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Dedication of Jesus

Advent 2019  •  Sermon  •  Submitted   •  Presented   •  36:17
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Jesus is proclaimed as teh anointed one for all peoples.

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Introduction:

Was Jesus a Refugee?
Some of you have heard of the church that placed a display of Joseph, Mary and Jesus within chainlink fences to co-opt the nativity as a political statement.
After leaving my phone on the nightstand on Christmas, when I glanced at Twitter on Thursday, I saw dozens of tweets about if Jesus was/was not a refugee.
Basically, the argument came down to Luke vs. Matthew—Bethlehem was not a refuge situation, it was just another city within the same country. Egypt was a refugee circumstance because, although Egypt and Israel were both under Roman rule, Egypt was a distant land in order to take refuge from a political dictator.
I’m not going to answer that debate for you this morning. Because in my opinion, both sides were ignoring the abundance of Old Testament passages (e.g. Ruth) that command compassion and care for the sojourner among the people of God. And neither side convinced me that any 1 Scripture provides an open and shut case for open or secure borders in 2020. One must ask “What else has God said about this subject?” (What Bible teachers call correlation) before forming an opinion.
Transition: Now that I’ve just interrupted your peaceful Sunday dinner with a debate subject regarding Egypt, I would like to focus our thoughts today around the baby Jesus in Jerusalem. The main thrust of today’s message is not the question, “to what Kingdom does Christ belong?” but the declaration that “Jesus is the Anointed one for all peoples!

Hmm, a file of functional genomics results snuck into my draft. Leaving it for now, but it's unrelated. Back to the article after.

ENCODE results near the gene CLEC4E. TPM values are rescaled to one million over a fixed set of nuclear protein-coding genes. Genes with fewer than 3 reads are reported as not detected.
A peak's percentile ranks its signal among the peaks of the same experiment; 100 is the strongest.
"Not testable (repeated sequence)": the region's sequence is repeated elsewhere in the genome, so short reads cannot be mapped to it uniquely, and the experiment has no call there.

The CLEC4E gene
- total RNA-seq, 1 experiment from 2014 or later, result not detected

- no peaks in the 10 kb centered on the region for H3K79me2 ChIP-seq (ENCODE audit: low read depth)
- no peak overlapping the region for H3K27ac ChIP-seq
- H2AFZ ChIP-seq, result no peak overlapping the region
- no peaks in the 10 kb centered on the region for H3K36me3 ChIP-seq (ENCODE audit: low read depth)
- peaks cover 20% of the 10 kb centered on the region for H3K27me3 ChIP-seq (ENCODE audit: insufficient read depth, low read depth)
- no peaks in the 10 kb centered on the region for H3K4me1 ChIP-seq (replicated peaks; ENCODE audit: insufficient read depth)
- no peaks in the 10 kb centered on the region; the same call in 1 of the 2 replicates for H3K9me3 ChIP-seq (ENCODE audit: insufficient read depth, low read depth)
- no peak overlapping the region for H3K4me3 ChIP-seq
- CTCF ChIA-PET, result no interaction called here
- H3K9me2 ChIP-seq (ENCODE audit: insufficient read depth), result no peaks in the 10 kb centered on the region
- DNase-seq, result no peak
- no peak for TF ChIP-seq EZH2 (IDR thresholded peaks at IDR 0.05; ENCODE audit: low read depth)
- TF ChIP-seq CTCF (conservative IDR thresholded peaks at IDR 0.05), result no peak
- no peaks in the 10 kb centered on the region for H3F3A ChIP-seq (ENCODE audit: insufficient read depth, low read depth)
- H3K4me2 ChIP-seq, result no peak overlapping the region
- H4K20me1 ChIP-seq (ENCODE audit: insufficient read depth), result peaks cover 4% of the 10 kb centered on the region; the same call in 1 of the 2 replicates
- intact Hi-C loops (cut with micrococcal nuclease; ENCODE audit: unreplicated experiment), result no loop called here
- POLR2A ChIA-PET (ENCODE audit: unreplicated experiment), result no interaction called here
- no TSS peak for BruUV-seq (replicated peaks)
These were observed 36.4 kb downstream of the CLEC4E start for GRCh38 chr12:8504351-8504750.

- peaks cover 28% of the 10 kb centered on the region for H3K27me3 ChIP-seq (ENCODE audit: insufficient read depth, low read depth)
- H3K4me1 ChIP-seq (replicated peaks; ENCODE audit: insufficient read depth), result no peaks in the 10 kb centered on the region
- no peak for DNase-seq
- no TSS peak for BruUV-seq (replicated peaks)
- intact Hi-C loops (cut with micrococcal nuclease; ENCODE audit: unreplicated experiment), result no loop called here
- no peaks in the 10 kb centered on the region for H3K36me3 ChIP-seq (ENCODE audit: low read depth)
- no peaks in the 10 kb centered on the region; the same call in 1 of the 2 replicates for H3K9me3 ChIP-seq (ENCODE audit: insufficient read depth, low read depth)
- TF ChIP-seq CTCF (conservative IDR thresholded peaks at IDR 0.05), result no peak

Two Events separated by 5 weeks (Lk 1:21-24)

Circumcision & Naming (v.21)

Luke 2:21 ESV:2016
21 And at the end of eight days, when he was circumcised, he was called Jesus, the name given by the angel before he was conceived in the womb.
1. This was a local family event that did not require a pilgrimage to Jerusalem.
2. Circumcision identified the boy’s identity within the covenant community.
3. Naming revealed the boy’s identity from the perspective of the parents as to their dreams for the child.

Purification & Community (v.22-24)

Luke 2:22–24 ESV:2016
22 And when the time came for their purification according to the Law of Moses, they brought him up to Jerusalem to present him to the Lord 23 (as it is written in the Law of the Lord, “Every male who first opens the womb shall be called holy to the Lord”) 24 and to offer a sacrifice according to what is said in the Law of the Lord, “a pair of turtledoves, or two young pigeons.”
1. This was a Temple event that required a sacrifice and a priest.
2. Today’s text concludes where this series began 5-weeks ago, in the Temple. While the series began in the Holy place as Zechariah was offering incense and prayers, it concludes in the outer court where women were permitted to gather.